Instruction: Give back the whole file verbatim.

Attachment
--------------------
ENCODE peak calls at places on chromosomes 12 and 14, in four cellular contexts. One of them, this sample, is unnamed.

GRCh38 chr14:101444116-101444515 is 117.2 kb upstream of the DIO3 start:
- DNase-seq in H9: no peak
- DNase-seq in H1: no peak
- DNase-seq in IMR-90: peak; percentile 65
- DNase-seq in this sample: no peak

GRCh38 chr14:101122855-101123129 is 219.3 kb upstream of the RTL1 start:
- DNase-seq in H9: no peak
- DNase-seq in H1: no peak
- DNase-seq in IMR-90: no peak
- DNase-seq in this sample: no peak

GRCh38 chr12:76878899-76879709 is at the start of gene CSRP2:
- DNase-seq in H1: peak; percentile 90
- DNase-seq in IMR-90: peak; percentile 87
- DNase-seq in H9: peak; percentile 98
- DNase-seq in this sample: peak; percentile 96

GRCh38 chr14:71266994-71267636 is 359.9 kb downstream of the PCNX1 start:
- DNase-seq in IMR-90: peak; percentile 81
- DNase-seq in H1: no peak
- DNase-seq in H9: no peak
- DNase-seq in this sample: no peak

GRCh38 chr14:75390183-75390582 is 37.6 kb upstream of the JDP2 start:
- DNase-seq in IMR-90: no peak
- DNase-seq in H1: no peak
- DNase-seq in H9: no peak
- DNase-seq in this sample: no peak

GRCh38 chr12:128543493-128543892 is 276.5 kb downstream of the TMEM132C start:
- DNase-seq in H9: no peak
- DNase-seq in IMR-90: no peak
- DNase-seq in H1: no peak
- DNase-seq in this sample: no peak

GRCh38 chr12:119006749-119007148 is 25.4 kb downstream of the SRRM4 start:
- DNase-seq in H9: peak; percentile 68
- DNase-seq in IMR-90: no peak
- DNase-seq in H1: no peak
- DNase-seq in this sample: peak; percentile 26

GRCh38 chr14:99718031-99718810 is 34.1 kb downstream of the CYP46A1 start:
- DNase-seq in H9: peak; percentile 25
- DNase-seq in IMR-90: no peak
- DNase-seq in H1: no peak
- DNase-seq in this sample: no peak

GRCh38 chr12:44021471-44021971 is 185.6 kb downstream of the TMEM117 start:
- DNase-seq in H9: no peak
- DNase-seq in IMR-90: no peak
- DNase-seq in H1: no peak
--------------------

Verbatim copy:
ENCODE peak calls at places on chromosomes 12 and 14, in four cellular contexts. One of them, this sample, is unnamed.

GRCh38 chr14:101444116-101444515 is 117.2 kb upstream of the DIO3 start:
- DNase-seq in H9: no peak
- DNase-seq in H1: no peak
- DNase-seq in IMR-90: peak; percentile 65
- DNase-seq in this sample: no peak

GRCh38 chr14:101122855-101123129 is 219.3 kb upstream of the RTL1 start:
- DNase-seq in H9: no peak
- DNase-seq in H1: no peak
- DNase-seq in IMR-90: no peak
- DNase-seq in this sample: no peak

GRCh38 chr12:76878899-76879709 is at the start of gene CSRP2:
- DNase-seq in H1: peak; percentile 90
- DNase-seq in IMR-90: peak; percentile 87
- DNase-seq in H9: peak; percentile 98
- DNase-seq in this sample: peak; percentile 96

GRCh38 chr14:71266994-71267636 is 359.9 kb downstream of the PCNX1 start:
- DNase-seq in IMR-90: peak; percentile 81
- DNase-seq in H1: no peak
- DNase-seq in H9: no peak
- DNase-seq in this sample: no peak

GRCh38 chr14:75390183-75390582 is 37.6 kb upstream of the JDP2 start:
- DNase-seq in IMR-90: no peak
- DNase-seq in H1: no peak
- DNase-seq in H9: no peak
- DNase-seq in this sample: no peak

GRCh38 chr12:128543493-128543892 is 276.5 kb downstream of the TMEM132C start:
- DNase-seq in H9: no peak
- DNase-seq in IMR-90: no peak
- DNase-seq in H1: no peak
- DNase-seq in this sample: no peak

GRCh38 chr12:119006749-119007148 is 25.4 kb downstream of the SRRM4 start:
- DNase-seq in H9: peak; percentile 68
- DNase-seq in IMR-90: no peak
- DNase-seq in H1: no peak
- DNase-seq in this sample: peak; percentile 26

GRCh38 chr14:99718031-99718810 is 34.1 kb downstream of the CYP46A1 start:
- DNase-seq in H9: peak; percentile 25
- DNase-seq in IMR-90: no peak
- DNase-seq in H1: no peak
- DNase-seq in this sample: no peak

GRCh38 chr12:44021471-44021971 is 185.6 kb downstream of the TMEM117 start:
- DNase-seq in H9: no peak
- DNase-seq in IMR-90: no peak
- DNase-seq in H1: no peak